The federal and provincial governments on Tuesday once again decided to shut markets by 8 p.m. nationwide as part of energy conservation efforts aimed at saving up to $1 billion annually, announced Planning Minister Ahsan Iqbal, to flat-out—and predictable—rejection by traders.
Addressing a press conference following a meeting of the National Economic Council (NEC) in Islamabad, Iqbal said the chief ministers of Sindh, Punjab and Khyber-Pakhtunkhwa had supported the decision, while the planning minister of Balochistan, representing the provincial government, had also agreed to it. Emphasizing that the measure could save up to $1 billion annually, he said market closures were merely one aspect of the government’s conservation plans, which also call for switching to LED lights and upgrading geysers to make them more energy efficient.
Noting that the NEC meeting had discussed energy and infrastructure issues, the minister said a key reason for Pakistan’s economic challenges was high global prices. “Saudi Arabia has cut down oil production by one million barrels, which poses a risk of prices rising to $100 per barrel,” he said, stressing that Pakistan’s economy would remain vulnerable so long as it was reliant on fossil fuels for its energy needs. The energy conservation measures, he explained, was aimed at countering this.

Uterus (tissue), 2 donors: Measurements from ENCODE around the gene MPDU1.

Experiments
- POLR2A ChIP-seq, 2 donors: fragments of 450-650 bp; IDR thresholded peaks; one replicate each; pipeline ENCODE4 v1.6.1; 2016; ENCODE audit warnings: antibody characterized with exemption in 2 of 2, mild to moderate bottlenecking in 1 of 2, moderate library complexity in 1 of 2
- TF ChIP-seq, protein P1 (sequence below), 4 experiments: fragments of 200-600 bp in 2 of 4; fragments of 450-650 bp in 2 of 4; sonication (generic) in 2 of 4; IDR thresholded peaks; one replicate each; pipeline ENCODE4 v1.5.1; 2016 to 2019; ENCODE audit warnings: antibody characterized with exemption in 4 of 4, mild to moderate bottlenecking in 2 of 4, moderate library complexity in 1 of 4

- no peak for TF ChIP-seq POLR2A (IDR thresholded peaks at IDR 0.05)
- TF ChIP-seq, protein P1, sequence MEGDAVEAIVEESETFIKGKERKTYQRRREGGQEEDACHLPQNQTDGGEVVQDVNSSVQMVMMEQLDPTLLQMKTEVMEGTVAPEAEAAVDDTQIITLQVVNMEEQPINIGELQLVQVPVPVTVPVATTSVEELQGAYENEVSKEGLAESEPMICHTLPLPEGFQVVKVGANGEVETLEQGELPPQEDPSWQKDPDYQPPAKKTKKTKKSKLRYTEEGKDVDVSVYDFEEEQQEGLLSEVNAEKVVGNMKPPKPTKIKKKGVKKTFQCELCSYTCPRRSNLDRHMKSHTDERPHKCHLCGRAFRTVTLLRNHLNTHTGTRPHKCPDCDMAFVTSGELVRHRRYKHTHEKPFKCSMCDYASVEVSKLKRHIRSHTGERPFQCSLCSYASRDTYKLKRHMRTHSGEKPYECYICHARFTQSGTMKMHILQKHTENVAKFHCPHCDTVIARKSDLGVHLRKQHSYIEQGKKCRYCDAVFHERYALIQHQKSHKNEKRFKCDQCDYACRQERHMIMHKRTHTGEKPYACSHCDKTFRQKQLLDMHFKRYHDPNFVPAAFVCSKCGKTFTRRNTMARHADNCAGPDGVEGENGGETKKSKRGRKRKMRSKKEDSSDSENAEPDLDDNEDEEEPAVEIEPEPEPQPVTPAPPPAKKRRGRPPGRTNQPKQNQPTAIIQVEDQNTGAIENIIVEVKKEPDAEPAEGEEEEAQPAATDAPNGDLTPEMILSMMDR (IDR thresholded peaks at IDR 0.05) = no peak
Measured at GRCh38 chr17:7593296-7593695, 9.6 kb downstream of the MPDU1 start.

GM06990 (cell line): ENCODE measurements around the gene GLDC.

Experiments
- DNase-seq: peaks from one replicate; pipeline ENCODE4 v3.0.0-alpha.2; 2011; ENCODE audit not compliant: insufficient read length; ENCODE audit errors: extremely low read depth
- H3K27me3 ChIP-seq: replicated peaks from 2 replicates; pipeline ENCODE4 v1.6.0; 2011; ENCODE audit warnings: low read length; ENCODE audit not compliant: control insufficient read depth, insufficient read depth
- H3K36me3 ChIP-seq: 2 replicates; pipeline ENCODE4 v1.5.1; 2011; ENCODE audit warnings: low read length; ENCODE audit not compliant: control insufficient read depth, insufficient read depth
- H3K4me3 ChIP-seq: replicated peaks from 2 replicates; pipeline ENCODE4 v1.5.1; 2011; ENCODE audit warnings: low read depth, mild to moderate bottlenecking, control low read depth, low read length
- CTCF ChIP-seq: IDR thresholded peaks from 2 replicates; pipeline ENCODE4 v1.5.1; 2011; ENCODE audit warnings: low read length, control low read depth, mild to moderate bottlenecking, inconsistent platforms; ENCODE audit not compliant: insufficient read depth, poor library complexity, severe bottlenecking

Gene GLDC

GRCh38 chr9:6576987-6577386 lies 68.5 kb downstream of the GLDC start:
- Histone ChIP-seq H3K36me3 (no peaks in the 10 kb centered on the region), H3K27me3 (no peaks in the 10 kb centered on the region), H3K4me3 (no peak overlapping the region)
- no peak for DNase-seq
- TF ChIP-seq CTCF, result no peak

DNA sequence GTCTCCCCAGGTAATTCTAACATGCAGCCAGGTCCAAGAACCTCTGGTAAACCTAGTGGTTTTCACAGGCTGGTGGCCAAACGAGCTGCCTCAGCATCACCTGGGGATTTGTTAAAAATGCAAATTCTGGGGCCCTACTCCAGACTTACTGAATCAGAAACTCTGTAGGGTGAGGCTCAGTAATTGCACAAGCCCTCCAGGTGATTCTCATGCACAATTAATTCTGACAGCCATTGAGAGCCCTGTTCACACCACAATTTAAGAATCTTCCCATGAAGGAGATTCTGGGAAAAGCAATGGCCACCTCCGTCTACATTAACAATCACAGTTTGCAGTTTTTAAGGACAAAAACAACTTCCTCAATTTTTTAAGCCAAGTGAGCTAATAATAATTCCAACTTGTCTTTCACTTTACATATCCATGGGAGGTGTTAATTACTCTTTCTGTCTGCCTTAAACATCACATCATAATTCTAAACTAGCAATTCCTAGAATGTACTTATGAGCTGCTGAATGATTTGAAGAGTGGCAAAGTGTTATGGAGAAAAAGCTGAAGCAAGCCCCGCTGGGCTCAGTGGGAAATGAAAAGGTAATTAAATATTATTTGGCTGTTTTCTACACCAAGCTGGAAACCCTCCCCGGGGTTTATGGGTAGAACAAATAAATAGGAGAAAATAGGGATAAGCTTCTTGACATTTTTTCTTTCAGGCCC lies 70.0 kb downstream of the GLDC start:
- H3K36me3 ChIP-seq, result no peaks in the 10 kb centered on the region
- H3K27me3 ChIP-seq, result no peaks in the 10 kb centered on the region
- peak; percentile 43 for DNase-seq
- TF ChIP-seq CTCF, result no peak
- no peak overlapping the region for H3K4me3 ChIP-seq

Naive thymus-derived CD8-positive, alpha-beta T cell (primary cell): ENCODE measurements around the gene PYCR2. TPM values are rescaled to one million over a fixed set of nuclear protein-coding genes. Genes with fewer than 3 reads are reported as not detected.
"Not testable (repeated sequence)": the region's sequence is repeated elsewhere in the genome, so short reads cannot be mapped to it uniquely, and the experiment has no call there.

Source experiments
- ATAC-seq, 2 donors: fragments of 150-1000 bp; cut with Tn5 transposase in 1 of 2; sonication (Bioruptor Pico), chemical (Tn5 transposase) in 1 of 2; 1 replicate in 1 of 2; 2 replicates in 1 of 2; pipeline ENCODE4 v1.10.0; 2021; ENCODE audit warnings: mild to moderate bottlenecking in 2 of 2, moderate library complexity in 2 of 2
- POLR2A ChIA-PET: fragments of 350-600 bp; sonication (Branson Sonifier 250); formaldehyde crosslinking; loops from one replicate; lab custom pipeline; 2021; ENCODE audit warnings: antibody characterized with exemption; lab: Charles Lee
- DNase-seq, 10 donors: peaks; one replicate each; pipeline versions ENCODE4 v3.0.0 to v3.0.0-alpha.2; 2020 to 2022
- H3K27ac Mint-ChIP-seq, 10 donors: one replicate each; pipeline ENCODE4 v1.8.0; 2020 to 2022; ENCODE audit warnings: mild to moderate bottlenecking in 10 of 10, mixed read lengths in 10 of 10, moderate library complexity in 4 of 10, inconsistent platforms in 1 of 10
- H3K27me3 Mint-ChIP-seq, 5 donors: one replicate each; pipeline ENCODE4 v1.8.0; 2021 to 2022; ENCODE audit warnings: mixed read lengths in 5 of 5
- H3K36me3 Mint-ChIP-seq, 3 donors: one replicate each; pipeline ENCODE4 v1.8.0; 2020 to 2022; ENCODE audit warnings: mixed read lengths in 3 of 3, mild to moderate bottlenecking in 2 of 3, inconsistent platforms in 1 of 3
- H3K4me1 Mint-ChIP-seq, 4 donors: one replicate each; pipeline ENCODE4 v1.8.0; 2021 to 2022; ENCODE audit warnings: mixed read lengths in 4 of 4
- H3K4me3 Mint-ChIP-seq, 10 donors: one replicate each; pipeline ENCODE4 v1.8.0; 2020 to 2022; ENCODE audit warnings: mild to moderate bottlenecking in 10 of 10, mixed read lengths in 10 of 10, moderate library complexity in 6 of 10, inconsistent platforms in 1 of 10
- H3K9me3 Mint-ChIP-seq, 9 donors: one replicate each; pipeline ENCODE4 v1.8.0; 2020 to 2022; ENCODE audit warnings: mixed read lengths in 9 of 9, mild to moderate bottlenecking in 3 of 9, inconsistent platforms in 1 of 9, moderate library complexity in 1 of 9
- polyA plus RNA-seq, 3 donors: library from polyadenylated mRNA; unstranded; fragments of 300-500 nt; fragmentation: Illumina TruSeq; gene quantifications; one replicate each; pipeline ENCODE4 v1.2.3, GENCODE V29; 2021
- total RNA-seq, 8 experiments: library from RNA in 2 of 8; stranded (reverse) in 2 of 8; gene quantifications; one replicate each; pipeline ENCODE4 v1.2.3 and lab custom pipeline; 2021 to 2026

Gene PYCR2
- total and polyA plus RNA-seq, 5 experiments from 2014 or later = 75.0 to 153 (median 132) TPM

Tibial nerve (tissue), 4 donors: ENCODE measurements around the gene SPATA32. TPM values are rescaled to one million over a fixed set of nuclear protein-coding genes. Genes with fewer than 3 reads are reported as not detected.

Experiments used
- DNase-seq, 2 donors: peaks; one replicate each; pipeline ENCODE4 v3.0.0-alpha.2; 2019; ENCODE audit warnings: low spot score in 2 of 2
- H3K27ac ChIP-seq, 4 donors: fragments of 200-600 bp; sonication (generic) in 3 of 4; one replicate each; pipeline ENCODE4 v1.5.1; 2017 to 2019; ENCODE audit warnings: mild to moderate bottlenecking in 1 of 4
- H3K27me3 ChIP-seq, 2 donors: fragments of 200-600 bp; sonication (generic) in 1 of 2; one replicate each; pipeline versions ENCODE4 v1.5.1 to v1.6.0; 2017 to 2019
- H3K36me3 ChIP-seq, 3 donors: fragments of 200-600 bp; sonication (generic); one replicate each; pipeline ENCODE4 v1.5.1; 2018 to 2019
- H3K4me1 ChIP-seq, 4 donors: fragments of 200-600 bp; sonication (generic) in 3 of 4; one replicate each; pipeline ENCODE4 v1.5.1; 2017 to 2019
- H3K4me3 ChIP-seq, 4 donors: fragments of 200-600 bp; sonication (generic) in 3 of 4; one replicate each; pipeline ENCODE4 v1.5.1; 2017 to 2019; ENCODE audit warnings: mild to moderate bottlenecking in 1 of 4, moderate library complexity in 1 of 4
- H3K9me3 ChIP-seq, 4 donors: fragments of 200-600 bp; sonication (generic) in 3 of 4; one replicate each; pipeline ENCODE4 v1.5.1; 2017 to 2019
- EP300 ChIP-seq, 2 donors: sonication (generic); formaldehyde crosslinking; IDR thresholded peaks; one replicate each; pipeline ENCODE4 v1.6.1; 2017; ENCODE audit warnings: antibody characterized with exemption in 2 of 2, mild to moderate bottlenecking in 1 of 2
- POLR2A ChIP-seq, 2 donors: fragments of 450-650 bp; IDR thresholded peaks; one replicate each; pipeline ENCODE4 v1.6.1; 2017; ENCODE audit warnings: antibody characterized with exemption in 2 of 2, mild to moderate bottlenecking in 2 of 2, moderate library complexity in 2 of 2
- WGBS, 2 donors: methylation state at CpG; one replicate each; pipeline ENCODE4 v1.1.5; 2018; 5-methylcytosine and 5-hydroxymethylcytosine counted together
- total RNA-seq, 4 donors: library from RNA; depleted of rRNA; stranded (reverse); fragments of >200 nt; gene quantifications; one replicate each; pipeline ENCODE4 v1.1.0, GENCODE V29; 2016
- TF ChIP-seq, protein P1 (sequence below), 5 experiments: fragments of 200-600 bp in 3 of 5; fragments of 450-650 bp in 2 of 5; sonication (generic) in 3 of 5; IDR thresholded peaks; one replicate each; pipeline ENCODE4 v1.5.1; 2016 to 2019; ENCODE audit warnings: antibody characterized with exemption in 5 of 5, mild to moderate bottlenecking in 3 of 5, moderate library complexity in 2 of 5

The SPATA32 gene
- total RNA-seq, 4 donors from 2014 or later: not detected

Recalling that the federal cabinet had in January decided to implement a National Energy Conservation Plan, he said it had failed to achieve its goals because there was no representation of provinces in the meeting. “So, we took it up again in the NEC, where provincial government representatives were also present,” he said, hoping the full plan would be implemented this time. The January meeting had proposed closing markets at 8:30 p.m. and wedding halls at 10 p.m., reducing power consumption in government offices and shifting to efficient electrical appliances. It had also suggested imposing more duties on inefficient electric fans, using energy-efficient LED bulbs, introducing electric bikes, phasing out motorcycles that run on petrol, and illuminating alternating streetlights.
Successive governments have proposed implementing restrictions on market timings, but have failed to achieve any substantial progress because of pressure from traders. This is already playing out with Tuesday’s announcement, with the All Pakistan Anjuman-e-Tajiran issuing a statement saying they will not shutters markets by 8 p.m. in “current” season. “The government has made many such attempts in the past but failed,” said Ajmal Baloch, president of the All Pakistan Anjuman-e-Tajiran, adding that during the summers, people usually avoid shopping during the daytime and prefer to go to markets between 8 p.m. and 11 p.m. “Is it a wise decision to save energy at the cost of the country’s economy?” he questioned and urged the energy minister to hold talks with traders to resolve the matter.